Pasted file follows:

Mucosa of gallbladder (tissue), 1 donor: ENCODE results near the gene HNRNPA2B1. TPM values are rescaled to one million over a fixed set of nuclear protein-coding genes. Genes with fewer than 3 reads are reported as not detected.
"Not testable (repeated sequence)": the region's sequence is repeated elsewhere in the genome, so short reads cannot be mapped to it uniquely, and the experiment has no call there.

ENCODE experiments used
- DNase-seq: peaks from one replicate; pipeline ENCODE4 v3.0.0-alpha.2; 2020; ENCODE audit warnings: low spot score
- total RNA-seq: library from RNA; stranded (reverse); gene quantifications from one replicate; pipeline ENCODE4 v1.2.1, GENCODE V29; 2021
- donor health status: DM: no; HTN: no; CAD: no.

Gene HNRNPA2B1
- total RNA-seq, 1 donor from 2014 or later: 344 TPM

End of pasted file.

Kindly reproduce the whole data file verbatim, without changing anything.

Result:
Mucosa of gallbladder (tissue), 1 donor: ENCODE results near the gene HNRNPA2B1. TPM values are rescaled to one million over a fixed set of nuclear protein-coding genes. Genes with fewer than 3 reads are reported as not detected.
"Not testable (repeated sequence)": the region's sequence is repeated elsewhere in the genome, so short reads cannot be mapped to it uniquely, and the experiment has no call there.

ENCODE experiments used
- DNase-seq: peaks from one replicate; pipeline ENCODE4 v3.0.0-alpha.2; 2020; ENCODE audit warnings: low spot score
- total RNA-seq: library from RNA; stranded (reverse); gene quantifications from one replicate; pipeline ENCODE4 v1.2.1, GENCODE V29; 2021
- donor health status: DM: no; HTN: no; CAD: no.

Gene HNRNPA2B1
- total RNA-seq, 1 donor from 2014 or later: 344 TPM